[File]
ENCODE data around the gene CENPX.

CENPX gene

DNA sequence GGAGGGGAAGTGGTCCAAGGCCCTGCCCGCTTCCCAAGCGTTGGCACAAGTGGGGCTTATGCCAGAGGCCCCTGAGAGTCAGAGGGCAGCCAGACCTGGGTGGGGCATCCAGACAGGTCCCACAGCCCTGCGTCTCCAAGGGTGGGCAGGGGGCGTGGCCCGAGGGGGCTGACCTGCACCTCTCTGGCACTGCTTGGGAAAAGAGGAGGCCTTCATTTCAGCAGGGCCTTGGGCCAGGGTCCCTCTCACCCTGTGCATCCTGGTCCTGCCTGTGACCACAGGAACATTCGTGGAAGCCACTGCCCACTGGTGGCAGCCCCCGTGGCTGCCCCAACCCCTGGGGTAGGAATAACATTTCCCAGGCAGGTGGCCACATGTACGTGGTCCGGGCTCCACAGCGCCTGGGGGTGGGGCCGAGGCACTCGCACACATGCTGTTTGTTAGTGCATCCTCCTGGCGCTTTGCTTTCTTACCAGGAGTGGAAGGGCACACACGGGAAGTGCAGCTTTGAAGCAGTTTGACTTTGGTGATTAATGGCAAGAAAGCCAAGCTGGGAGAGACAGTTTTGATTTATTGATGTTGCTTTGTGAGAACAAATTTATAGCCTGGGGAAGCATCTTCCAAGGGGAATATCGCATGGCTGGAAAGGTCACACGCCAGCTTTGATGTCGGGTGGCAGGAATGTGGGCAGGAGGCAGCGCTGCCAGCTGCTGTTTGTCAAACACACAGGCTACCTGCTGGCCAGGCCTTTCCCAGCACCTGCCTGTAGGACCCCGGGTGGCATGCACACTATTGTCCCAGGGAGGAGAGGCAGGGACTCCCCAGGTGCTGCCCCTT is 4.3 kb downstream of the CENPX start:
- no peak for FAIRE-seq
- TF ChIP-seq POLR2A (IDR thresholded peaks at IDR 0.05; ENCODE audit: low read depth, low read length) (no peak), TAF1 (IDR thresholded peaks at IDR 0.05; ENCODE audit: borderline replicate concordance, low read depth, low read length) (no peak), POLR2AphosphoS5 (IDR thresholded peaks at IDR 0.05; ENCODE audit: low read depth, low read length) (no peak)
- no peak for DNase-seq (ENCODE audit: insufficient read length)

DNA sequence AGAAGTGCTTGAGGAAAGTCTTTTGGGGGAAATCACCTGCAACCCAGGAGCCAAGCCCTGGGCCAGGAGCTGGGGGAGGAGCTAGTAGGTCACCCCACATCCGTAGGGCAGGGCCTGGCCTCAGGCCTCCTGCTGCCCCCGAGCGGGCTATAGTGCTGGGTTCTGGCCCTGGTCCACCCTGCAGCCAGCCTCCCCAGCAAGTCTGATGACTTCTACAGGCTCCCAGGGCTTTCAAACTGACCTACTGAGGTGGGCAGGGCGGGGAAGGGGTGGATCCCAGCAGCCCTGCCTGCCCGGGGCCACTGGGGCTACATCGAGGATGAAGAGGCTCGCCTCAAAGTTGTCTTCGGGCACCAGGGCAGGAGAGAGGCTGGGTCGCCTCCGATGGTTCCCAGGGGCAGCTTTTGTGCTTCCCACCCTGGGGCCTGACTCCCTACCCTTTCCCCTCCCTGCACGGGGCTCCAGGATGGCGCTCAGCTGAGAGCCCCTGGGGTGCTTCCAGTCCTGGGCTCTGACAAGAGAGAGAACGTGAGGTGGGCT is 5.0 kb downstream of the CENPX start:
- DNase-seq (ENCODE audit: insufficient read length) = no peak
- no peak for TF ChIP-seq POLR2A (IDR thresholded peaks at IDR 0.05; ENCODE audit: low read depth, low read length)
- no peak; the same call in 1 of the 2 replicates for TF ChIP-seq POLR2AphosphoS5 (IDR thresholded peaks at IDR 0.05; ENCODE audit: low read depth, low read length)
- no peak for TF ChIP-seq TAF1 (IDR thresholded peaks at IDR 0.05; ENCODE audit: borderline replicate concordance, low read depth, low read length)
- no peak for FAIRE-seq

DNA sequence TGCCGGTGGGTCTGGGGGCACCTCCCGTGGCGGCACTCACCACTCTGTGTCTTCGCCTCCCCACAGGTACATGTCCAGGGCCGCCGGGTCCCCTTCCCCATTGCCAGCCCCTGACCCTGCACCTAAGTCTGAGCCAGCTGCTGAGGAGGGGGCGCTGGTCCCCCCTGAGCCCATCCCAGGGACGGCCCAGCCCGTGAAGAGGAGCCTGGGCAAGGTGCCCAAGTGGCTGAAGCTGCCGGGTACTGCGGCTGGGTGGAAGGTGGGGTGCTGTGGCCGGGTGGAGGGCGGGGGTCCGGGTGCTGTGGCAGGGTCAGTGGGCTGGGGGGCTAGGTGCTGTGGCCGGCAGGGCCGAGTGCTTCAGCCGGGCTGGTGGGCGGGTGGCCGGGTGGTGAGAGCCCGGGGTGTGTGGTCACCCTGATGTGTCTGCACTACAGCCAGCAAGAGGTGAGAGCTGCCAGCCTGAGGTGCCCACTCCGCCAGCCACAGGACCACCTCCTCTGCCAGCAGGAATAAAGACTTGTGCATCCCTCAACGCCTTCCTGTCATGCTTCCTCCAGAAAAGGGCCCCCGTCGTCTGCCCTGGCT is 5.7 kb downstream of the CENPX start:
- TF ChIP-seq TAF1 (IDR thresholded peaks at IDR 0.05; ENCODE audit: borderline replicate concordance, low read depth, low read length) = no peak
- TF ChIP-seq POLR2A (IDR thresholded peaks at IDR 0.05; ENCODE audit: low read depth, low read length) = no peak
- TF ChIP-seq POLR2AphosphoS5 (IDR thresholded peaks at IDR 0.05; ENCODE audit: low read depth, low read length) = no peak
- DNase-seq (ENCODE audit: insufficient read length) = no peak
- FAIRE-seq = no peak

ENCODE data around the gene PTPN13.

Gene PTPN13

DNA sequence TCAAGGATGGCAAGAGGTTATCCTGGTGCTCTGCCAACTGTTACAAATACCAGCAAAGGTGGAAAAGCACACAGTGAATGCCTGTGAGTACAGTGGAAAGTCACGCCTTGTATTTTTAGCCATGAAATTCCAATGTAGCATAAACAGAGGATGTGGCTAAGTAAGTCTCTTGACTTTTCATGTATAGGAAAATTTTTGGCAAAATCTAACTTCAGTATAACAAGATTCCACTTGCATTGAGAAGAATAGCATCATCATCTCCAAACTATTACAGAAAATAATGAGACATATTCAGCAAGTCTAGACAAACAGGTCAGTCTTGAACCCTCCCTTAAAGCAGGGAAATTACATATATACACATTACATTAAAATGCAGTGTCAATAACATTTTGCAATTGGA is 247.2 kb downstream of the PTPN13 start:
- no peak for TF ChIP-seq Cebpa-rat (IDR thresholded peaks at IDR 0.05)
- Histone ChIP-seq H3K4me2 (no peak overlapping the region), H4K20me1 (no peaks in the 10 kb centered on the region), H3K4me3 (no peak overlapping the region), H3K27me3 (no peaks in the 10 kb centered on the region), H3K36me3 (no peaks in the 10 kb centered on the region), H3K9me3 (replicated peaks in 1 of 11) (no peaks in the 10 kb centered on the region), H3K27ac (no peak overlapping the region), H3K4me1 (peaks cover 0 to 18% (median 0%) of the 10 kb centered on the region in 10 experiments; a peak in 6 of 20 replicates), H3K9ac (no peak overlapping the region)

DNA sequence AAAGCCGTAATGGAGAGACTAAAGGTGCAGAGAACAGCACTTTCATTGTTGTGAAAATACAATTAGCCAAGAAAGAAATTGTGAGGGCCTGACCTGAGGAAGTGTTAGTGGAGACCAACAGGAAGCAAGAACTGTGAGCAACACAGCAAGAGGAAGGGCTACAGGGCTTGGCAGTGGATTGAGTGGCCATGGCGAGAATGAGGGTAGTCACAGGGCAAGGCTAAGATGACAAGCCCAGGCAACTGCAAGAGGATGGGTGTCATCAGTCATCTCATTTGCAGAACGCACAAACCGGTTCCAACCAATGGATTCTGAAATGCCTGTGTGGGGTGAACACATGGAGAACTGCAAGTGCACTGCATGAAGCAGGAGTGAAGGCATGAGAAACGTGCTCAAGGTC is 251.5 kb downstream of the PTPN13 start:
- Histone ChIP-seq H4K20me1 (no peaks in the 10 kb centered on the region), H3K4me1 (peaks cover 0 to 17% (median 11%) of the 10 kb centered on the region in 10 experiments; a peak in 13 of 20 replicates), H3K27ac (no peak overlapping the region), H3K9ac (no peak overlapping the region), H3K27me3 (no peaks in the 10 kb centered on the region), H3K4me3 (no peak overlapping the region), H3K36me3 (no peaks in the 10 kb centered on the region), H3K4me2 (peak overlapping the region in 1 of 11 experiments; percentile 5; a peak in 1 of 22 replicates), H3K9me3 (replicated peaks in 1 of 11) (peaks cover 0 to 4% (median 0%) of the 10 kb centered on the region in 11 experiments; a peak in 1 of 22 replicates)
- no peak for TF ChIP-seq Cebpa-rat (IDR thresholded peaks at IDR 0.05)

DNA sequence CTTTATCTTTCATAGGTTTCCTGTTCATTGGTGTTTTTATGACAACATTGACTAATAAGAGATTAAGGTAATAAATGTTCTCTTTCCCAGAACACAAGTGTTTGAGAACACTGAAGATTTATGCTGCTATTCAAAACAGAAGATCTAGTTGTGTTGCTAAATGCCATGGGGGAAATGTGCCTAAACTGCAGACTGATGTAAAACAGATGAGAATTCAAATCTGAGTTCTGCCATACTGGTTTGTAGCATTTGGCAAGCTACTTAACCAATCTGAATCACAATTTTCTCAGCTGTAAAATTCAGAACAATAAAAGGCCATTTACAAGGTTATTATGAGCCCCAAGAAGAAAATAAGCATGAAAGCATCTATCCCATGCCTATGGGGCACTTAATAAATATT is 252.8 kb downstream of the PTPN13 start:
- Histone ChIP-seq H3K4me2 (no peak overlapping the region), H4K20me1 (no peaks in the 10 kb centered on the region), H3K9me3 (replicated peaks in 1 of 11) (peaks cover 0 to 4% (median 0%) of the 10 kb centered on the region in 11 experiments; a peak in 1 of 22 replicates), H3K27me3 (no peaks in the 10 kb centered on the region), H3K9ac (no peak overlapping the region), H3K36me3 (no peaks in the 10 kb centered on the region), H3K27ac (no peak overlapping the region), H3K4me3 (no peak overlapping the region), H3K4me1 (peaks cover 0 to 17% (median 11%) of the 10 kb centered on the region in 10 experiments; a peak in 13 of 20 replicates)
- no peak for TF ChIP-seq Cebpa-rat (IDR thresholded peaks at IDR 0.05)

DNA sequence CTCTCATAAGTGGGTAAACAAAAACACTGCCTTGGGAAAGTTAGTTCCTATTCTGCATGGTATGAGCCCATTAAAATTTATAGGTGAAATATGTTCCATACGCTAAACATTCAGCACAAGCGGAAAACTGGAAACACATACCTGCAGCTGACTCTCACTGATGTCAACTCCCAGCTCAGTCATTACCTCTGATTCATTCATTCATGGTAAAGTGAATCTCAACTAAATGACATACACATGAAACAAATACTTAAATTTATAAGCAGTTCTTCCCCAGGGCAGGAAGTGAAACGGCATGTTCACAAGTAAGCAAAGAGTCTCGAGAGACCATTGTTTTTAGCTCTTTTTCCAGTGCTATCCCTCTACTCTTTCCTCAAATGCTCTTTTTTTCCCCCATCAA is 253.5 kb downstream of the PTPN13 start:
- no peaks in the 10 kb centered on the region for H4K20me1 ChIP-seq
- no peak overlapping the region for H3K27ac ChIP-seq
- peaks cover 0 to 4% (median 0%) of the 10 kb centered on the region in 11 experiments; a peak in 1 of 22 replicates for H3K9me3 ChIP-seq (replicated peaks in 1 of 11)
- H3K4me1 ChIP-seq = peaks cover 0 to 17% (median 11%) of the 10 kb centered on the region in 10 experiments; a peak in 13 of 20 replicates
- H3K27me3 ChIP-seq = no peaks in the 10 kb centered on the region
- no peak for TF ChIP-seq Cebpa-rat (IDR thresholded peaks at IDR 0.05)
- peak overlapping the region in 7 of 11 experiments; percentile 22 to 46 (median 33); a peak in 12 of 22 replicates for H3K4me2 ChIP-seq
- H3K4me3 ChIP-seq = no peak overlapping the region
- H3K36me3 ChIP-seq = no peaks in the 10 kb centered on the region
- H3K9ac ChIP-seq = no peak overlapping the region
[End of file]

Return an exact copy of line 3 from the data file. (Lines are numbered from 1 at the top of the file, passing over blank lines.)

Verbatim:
DNA sequence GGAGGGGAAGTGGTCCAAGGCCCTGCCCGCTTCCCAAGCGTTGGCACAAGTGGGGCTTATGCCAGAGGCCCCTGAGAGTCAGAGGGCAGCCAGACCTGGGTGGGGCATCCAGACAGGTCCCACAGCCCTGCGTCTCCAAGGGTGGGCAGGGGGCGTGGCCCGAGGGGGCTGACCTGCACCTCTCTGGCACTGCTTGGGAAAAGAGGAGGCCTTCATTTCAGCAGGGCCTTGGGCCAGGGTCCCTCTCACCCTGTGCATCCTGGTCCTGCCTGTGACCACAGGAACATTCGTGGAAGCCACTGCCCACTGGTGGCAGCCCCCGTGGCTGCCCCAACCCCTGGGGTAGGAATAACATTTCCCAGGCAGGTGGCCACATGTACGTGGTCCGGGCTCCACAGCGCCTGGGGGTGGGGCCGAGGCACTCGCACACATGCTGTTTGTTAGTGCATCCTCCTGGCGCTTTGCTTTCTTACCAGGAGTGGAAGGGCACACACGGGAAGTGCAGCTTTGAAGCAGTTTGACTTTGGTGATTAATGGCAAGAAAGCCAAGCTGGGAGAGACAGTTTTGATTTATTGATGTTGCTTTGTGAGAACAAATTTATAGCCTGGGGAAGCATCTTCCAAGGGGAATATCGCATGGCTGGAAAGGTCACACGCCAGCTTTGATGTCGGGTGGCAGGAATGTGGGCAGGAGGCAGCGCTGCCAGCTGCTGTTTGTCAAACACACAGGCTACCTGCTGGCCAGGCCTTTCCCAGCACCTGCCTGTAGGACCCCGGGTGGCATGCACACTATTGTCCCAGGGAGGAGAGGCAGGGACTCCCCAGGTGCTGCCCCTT is 4.3 kb downstream of the CENPX start: